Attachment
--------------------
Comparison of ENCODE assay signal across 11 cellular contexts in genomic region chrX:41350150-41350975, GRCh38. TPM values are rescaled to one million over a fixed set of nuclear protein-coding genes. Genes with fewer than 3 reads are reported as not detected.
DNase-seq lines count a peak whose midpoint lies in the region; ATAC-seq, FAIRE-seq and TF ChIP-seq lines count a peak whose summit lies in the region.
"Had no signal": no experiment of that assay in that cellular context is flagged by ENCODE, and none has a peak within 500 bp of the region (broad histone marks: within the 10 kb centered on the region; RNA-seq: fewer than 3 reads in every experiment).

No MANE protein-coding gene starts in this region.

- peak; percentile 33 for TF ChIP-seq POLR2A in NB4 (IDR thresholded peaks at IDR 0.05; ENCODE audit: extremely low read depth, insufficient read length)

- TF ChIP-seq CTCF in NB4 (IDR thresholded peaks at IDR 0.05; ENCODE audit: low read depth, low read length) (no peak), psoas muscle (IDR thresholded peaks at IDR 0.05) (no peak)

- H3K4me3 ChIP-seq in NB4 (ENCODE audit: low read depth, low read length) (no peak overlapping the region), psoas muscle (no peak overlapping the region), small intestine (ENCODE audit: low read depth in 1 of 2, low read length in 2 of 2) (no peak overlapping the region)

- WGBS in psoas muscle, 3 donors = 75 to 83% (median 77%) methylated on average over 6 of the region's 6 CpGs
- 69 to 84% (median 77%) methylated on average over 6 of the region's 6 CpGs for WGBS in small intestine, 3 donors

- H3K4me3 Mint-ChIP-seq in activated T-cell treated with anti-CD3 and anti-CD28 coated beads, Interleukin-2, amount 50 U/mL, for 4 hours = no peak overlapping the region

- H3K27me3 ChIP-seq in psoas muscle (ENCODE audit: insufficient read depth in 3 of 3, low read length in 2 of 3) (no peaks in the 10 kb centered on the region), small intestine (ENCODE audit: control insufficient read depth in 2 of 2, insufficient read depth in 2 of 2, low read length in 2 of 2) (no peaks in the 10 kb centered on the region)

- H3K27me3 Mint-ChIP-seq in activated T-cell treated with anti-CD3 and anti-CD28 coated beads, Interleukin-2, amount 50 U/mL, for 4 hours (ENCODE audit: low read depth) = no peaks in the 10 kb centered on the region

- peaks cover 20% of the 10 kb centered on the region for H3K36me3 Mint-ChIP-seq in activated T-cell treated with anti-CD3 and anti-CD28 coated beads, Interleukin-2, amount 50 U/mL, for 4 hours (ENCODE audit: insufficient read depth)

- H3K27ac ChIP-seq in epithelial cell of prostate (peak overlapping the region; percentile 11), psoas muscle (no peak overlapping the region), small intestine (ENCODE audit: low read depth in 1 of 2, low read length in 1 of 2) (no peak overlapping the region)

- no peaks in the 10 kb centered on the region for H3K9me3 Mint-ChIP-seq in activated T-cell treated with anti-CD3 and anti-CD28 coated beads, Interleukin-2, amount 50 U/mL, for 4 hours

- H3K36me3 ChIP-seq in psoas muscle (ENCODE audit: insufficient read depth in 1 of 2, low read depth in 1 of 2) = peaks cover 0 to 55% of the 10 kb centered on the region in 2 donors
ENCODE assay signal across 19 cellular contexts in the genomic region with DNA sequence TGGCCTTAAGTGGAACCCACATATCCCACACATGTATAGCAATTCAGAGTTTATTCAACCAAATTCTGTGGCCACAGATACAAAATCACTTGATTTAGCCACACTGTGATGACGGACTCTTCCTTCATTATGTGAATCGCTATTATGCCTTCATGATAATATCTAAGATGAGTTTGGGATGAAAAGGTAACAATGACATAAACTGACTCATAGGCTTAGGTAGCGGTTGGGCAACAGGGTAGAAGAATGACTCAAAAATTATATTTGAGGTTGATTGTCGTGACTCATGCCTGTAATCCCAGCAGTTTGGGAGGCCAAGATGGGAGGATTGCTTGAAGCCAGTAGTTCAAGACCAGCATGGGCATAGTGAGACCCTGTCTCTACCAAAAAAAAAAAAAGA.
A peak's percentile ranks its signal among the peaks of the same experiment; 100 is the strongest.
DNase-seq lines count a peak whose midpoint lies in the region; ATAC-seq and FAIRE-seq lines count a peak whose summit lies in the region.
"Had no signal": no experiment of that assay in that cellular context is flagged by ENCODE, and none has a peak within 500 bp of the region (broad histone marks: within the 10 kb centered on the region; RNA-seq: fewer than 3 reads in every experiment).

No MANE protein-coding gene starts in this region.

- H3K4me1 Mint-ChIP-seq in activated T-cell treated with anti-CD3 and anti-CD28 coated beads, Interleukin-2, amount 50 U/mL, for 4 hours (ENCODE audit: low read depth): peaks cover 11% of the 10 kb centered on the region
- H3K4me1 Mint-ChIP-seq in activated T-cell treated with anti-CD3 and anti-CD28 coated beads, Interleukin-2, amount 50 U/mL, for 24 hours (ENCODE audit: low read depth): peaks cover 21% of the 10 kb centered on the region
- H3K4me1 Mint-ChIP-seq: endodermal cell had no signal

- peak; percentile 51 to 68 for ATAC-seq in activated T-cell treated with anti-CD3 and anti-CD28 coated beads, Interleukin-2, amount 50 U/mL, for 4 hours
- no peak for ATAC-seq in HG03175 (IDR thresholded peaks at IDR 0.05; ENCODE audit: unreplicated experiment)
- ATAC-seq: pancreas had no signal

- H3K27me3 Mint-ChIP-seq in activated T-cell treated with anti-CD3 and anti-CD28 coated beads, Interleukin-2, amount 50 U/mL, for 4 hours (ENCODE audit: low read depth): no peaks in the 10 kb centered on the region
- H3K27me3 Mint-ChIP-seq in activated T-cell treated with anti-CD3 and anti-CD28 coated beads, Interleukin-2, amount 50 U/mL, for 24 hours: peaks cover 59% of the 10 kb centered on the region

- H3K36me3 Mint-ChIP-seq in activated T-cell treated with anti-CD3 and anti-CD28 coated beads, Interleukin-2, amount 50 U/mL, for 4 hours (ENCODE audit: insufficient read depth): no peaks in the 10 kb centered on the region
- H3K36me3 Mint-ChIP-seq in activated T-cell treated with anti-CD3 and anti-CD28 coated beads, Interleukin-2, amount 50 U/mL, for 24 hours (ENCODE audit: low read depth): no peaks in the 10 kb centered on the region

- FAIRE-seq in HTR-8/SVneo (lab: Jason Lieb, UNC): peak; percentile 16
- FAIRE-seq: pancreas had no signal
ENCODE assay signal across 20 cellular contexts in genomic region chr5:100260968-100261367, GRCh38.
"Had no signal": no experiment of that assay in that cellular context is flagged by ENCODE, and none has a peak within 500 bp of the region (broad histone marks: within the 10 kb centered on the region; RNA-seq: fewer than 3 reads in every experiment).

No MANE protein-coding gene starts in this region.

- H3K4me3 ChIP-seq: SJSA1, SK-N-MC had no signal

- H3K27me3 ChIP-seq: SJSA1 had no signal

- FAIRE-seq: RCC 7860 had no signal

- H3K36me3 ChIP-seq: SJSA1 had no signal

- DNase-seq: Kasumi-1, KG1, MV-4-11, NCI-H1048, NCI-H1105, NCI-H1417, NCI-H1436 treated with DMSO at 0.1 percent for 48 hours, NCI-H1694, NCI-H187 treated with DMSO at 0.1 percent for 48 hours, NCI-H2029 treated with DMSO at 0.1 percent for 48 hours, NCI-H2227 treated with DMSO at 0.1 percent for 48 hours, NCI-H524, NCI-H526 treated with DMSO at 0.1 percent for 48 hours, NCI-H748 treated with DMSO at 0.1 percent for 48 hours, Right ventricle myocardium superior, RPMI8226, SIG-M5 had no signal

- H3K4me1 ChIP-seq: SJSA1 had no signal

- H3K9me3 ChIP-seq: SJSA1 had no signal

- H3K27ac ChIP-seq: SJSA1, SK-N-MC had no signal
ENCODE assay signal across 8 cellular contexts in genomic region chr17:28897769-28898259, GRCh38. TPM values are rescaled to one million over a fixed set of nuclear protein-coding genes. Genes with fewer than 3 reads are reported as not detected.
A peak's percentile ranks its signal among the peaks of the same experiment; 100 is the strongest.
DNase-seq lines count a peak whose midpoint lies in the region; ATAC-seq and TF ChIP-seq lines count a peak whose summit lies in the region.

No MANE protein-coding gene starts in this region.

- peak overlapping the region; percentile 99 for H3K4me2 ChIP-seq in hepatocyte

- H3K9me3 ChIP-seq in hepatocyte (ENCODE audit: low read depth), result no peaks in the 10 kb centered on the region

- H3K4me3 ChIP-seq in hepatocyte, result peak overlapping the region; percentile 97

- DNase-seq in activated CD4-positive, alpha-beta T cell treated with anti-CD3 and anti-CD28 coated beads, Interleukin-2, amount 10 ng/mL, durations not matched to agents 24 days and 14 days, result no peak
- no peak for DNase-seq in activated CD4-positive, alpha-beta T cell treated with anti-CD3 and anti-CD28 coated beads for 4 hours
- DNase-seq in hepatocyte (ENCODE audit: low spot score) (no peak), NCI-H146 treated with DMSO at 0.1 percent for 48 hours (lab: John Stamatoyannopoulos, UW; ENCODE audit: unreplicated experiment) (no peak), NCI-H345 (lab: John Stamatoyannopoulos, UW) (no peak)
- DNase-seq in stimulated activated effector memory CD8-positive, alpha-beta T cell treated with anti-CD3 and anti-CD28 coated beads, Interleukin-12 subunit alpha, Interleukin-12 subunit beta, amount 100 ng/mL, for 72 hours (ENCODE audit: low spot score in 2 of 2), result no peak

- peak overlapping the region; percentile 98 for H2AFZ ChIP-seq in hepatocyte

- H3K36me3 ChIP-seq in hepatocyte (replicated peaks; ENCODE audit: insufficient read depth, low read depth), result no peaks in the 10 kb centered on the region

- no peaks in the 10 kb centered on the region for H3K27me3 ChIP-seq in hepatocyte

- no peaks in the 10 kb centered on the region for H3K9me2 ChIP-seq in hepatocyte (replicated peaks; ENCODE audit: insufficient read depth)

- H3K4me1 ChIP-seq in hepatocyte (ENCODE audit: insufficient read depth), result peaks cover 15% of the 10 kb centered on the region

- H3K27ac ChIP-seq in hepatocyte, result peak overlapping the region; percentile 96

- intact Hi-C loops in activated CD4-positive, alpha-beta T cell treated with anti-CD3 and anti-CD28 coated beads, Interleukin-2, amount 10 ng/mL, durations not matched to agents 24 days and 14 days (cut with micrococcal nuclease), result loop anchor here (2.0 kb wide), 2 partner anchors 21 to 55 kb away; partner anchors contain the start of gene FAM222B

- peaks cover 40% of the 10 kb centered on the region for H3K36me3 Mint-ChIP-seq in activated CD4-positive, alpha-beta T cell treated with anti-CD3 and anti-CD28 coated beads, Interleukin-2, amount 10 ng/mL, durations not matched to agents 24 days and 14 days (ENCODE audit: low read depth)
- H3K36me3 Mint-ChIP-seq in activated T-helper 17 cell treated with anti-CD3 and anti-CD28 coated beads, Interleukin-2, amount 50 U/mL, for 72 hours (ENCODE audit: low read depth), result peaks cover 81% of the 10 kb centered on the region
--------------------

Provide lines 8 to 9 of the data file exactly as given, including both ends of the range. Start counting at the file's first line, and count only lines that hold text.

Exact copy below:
- WGBS in psoas muscle, 3 donors = 75 to 83% (median 77%) methylated on average over 6 of the region's 6 CpGs
- 69 to 84% (median 77%) methylated on average over 6 of the region's 6 CpGs for WGBS in small intestine, 3 donors